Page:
|FORE IMMEDIATE RELEASE
Date: November 26, 2008
|Contact: J. William Degnan
State Fire Marshal
Cooler Weather and Holiday Season Decorations Increase the Threat for Fires
New Hampshire State Fire Marshal, Bill Degnan, urges everyone to be safety conscious during colder weather and throughout the holiday season. "Cold weather causes a higher fire threat due to increased uses of heating sources, such as electrical space heaters, fireplaces, and wood stoves. This, coupled with increased cooking activity, the use of extra holiday lights, candles and other decorations, pose an even greater threat for fires and fire deaths," says State Fire Marshal Degnan. "Through the middle of October, 16 people had died in fires in New Hampshire, 2 people died from carbon monoxide and 1 person from a building collapse, as we always struggle to keep those numbers down during the last few months of the year," he added.
In New Hampshire, fire deaths typically increase during the colder months from November through February, and all too often are the result of improper use of heating systems. The major causes of home heating fires are from heaters, wood stoves and fireplaces often due to:
- Leaving portable or space heaters unattended;
- Fueling errors involving liquid or gas-fueled heaters;
- Flaws in design, installation or use;
- Placing things that can burn too close to space and portable heaters, and;
- Lack of regular cleaning of chimneys in fireplaces and wood stoves.
The use of decorations and candles is a holiday tradition in many homes, but increases the possibilities for deadly fires. According to the National Fire Protection Association (NFPA), latest statistics show that 150 deaths, over 1,200 injuries, and an estimated 15,600 home structure fires were started by candles. Christmas Day and Christmas Eve, New Year's Day and New Year's Eve and Halloween were the top five days for home candle fires.
The New Hampshire State Fire Marshal's Office suggests the following safety tips to ensure a safe and happy holiday season:
General Heating Tips
Keep any heater at least three feet away from anything that might burn. This means curtains, walls, furniture, papers, etc. To avoid injury and other mishaps, keep children and pets away from heaters. ALWAYS REMEMBER, don't try to get a small device to do a big job. For best results, direct the heat from a portable heater where you want it. It won't heat an entire room. Focus the heat where you need it - but not so close that it can cause fires or burns.
When keeping a cut tree in the house, special fire safety precautions need to be taken. A burning tree can rapidly fill a room with fire and deadly gases. Selecting a tree is the first step to safety. Make sure needles are green and hard to pull back from the branches. The trunk should be re-cut so it easily absorbs water. To avoid premature drying, keep your tree away from heat sources, including sunlight, fireplaces and heating vents. Your tree should be kept in water throughout its recommended two-week life. Locate the tree away from exits and use only cool lamp listed and approved lights. The use of tree lights should be limited to only times when the room is occupied.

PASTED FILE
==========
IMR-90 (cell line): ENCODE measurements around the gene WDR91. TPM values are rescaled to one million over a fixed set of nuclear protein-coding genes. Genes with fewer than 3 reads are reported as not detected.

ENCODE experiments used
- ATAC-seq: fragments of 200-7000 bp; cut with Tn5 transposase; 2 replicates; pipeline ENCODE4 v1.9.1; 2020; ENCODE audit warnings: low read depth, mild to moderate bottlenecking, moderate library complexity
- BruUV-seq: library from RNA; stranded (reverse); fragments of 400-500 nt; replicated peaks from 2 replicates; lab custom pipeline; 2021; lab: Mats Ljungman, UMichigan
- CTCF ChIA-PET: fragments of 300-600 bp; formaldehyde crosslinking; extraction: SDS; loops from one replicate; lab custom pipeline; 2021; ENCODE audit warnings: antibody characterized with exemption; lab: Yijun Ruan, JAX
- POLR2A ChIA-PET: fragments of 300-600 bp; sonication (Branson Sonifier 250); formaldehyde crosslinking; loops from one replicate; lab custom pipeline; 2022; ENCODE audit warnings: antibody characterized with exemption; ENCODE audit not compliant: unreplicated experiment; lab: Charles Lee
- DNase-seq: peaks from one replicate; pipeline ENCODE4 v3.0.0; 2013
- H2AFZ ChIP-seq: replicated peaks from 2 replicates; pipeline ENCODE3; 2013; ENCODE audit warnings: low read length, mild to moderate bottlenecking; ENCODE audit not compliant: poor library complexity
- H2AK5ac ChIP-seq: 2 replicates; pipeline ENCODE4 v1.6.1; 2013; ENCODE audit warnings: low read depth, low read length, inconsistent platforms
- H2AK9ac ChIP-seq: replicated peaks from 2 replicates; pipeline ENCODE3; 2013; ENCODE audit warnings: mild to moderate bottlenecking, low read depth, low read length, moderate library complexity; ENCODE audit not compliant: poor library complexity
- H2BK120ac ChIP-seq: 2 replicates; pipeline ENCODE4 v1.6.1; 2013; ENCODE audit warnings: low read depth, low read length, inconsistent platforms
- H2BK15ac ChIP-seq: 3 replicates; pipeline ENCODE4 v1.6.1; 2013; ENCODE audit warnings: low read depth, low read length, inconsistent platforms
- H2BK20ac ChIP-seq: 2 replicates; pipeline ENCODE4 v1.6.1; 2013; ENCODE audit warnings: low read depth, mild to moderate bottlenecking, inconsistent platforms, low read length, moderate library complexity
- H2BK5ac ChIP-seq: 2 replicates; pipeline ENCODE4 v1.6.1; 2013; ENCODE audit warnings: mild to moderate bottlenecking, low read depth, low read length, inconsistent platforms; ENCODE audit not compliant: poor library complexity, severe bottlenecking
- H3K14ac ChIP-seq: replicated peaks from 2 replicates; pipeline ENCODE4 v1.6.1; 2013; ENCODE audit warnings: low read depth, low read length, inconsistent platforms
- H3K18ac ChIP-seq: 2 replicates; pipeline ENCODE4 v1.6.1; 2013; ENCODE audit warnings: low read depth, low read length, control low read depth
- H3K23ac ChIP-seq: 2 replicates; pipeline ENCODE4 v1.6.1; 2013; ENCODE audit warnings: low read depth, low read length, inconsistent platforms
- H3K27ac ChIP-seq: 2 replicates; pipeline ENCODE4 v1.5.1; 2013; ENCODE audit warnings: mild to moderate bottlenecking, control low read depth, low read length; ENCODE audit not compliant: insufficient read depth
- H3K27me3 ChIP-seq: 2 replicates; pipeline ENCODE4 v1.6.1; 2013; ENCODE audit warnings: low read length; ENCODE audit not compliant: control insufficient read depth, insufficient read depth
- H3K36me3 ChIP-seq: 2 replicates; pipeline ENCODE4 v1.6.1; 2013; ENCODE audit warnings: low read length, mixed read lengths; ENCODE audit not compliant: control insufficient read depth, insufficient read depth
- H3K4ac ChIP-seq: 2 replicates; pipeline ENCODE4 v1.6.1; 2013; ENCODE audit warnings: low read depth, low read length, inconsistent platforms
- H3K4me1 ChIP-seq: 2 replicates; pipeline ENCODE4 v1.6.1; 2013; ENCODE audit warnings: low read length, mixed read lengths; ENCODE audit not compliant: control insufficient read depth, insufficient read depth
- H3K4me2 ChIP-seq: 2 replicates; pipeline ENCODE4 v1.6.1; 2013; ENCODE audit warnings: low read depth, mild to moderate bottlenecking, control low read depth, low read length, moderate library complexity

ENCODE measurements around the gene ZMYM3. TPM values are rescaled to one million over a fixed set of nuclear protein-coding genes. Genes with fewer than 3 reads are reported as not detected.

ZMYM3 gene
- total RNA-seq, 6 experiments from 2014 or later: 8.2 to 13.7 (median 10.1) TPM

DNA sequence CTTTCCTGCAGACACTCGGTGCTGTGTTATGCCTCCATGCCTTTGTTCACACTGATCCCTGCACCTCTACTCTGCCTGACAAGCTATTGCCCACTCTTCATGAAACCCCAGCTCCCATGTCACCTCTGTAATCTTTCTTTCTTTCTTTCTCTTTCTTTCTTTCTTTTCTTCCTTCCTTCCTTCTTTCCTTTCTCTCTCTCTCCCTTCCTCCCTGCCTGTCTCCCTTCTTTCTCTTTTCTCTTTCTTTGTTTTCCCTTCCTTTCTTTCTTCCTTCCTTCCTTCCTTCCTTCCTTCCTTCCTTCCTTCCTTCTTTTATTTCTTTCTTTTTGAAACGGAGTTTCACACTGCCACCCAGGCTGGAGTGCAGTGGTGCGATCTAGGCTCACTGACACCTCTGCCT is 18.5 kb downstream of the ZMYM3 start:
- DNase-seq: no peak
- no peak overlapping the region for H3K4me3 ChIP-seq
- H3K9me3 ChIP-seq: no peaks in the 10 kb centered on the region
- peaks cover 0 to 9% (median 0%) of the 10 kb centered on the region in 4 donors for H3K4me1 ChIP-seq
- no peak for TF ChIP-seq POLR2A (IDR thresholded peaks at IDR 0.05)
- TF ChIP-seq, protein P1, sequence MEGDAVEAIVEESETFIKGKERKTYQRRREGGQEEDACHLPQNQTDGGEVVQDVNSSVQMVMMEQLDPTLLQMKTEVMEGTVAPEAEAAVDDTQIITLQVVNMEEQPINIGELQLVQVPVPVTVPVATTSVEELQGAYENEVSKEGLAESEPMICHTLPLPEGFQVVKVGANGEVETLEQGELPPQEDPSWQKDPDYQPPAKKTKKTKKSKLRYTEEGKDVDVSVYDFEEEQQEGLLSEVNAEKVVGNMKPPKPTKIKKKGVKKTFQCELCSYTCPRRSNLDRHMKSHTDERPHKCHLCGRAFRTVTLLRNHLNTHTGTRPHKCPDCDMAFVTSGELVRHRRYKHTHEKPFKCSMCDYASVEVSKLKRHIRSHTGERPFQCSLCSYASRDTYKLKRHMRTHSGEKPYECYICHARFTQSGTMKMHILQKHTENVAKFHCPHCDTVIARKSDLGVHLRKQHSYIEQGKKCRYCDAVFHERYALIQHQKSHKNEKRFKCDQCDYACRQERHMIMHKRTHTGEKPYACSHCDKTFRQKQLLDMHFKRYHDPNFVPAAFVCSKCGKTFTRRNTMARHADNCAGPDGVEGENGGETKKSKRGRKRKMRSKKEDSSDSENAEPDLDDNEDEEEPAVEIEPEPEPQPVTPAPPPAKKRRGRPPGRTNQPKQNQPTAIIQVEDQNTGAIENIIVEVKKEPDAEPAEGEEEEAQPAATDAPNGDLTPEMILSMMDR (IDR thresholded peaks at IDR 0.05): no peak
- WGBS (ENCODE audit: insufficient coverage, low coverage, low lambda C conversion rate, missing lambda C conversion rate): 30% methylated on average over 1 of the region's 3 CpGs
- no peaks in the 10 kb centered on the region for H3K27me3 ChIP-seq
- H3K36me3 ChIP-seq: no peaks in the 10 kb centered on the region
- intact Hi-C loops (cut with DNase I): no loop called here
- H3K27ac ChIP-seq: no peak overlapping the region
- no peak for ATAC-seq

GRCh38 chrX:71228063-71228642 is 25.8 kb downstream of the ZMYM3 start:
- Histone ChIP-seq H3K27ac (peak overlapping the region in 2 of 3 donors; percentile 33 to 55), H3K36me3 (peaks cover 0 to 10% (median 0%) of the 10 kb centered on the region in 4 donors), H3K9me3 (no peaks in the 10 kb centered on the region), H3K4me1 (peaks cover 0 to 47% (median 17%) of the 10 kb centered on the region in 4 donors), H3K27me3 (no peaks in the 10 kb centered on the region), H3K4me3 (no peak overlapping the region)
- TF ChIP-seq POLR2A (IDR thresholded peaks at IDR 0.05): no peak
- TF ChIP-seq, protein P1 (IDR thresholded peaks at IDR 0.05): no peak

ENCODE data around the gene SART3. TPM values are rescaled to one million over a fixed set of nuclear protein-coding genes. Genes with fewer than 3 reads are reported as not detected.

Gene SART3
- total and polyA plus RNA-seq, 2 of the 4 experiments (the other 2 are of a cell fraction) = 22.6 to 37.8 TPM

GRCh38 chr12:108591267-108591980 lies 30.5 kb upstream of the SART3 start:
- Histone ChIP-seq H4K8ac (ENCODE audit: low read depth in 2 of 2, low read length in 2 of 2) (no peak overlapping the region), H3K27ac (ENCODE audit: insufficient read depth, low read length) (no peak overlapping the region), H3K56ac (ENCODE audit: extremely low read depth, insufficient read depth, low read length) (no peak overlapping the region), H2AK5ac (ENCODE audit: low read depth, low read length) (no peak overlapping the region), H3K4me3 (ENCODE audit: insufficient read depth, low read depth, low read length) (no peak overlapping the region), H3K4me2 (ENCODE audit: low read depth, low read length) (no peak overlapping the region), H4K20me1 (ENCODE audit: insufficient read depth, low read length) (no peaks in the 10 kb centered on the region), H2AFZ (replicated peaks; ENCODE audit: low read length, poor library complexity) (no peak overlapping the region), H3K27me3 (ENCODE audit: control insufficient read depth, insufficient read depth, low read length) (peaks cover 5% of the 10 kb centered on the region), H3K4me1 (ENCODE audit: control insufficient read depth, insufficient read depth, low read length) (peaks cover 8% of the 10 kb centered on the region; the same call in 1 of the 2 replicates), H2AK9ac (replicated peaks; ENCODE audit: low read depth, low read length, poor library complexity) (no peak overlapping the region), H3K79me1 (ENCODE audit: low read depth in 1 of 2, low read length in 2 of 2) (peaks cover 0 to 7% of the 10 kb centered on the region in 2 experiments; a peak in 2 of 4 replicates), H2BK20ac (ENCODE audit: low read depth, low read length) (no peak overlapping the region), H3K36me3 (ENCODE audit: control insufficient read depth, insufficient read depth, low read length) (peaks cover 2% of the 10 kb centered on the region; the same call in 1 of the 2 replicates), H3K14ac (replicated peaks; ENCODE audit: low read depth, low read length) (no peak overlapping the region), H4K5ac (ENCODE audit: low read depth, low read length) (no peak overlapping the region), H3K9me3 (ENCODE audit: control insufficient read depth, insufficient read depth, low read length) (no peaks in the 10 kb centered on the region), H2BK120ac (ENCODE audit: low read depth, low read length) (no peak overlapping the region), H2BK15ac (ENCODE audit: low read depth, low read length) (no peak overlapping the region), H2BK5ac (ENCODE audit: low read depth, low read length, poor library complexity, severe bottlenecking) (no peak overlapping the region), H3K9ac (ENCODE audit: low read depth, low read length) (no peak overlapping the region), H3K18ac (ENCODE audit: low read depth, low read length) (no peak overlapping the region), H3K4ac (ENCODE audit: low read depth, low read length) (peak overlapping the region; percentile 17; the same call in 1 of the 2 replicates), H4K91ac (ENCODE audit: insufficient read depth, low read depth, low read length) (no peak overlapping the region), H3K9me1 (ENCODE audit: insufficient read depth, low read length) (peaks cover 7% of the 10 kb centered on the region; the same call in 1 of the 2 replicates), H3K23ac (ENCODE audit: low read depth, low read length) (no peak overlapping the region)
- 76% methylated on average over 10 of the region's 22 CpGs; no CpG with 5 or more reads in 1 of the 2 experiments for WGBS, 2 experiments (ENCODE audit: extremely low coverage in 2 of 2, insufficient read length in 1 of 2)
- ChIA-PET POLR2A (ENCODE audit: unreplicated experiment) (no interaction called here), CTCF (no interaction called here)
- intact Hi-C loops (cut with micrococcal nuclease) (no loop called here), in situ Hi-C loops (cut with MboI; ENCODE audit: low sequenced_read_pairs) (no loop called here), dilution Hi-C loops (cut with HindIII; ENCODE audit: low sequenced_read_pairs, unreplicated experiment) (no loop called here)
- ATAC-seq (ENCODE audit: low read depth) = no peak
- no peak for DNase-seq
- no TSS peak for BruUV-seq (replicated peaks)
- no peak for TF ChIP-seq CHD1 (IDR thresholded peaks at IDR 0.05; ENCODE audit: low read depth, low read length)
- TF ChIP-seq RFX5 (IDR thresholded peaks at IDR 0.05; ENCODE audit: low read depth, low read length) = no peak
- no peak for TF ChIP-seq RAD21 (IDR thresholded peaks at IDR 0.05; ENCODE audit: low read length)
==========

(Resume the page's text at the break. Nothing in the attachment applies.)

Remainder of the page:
Pay particular attention while cooking, especially when using oils and grease. Cooking appliances should be kept clean of grease build-up, which can easily ignite. Applying a lid to a small grease fire is usually the most effective and safest method of controlling it. Trying to carry a pan that's on fire is extremely dangerous because it can ignite clothes or spill, causing severe burns. If the fire is inside your oven, turn off the heat and leave the door closed to cut off the fire's air supply. Young children should be kept away from cooking appliances to prevent any mishaps. It's always a good idea to use back burners when possible and keep pot handles turned to the inside so they won't be pulled or knocked over. Check stoves and other appliances before going to bed or leaving your home to make sure that the units are left in the "off" position. With the increased popularity of frying turkey, NFPA and the National Burn Foundation warn consumers and discourage the use of turkey fryers. Tests have shown that many of the fryers have a risk of tipping over, overheating, or spilling hot oil, leading to fires and burns. The suggested alternative is to have a commercial professional prepare the turkey.
Inspect holiday lights each year for frayed wires, bare spots, gaps in the insulation, broken or cracked sockets. To avoid overloading electrical outlets, do not link more than three light strands unless the directions indicate it is safe. However tempting, it is not recommended to leave your lights burning overnight or while you are away from home.
If you choose to use lit candles, make sure they are in globes or stable holders. Place them where they cannot be easily knocked down or come in contact with combustibles. Never leave lit candles unattended. Lit candles should not be placed on or near your Christmas tree or near anything that can burn. Young children can be fascinated with a burning flame, so be sure candles, lighters or matches are not in reach of curious hands.
Now is a great time to test your smoke alarms and to review your home escape plan so that if in the event of a fire, everyone in your household knows how to get out quickly and safely. For even greater protection, consider installing a residential fire sprinkler system. Fire Sprinklers actually stop the spread of fire using small amounts of water that protects life and property. Remember that fire safety is your responsibility and your preventive actions may save your or your family's life. On behalf of the New Hampshire Office of the State Fire Marshal, we trust you and your family will have a fire safe holiday season.